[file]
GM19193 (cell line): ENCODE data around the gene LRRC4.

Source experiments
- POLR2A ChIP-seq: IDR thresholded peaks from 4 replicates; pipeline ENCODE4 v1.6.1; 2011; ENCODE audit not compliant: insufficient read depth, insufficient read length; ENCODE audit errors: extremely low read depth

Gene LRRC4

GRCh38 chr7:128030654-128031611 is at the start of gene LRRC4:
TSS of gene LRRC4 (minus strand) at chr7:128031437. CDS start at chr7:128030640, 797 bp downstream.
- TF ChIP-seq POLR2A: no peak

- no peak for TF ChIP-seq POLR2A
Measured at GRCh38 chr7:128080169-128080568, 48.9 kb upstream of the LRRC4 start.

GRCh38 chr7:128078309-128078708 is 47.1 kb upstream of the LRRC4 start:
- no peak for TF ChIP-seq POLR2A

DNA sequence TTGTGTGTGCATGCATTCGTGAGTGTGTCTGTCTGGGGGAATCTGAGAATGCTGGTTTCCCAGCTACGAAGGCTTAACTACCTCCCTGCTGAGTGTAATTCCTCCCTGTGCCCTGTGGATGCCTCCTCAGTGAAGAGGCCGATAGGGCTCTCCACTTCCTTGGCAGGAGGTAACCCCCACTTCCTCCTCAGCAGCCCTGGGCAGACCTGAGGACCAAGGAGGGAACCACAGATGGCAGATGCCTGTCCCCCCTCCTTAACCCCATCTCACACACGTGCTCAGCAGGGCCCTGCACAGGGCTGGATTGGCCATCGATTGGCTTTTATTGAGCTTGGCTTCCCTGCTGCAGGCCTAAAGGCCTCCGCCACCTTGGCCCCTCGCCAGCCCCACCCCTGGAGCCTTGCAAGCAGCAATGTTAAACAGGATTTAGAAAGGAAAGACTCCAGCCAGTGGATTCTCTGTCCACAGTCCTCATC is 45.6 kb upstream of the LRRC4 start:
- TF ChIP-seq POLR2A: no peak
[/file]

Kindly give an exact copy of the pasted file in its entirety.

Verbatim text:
GM19193 (cell line): ENCODE data around the gene LRRC4.

Source experiments
- POLR2A ChIP-seq: IDR thresholded peaks from 4 replicates; pipeline ENCODE4 v1.6.1; 2011; ENCODE audit not compliant: insufficient read depth, insufficient read length; ENCODE audit errors: extremely low read depth

Gene LRRC4

GRCh38 chr7:128030654-128031611 is at the start of gene LRRC4:
TSS of gene LRRC4 (minus strand) at chr7:128031437. CDS start at chr7:128030640, 797 bp downstream.
- TF ChIP-seq POLR2A: no peak

- no peak for TF ChIP-seq POLR2A
Measured at GRCh38 chr7:128080169-128080568, 48.9 kb upstream of the LRRC4 start.

GRCh38 chr7:128078309-128078708 is 47.1 kb upstream of the LRRC4 start:
- no peak for TF ChIP-seq POLR2A

DNA sequence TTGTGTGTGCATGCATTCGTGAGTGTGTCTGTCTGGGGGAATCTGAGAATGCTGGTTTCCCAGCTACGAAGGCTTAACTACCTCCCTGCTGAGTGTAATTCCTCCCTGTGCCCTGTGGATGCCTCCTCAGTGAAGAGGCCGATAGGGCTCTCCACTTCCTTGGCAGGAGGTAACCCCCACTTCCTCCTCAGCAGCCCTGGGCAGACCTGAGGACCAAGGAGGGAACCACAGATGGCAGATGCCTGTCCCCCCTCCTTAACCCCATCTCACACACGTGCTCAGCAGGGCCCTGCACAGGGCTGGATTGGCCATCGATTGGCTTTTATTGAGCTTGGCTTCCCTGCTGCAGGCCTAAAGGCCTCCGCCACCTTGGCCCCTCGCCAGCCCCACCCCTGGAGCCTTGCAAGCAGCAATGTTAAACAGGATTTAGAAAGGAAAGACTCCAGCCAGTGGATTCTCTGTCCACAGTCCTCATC is 45.6 kb upstream of the LRRC4 start:
- TF ChIP-seq POLR2A: no peak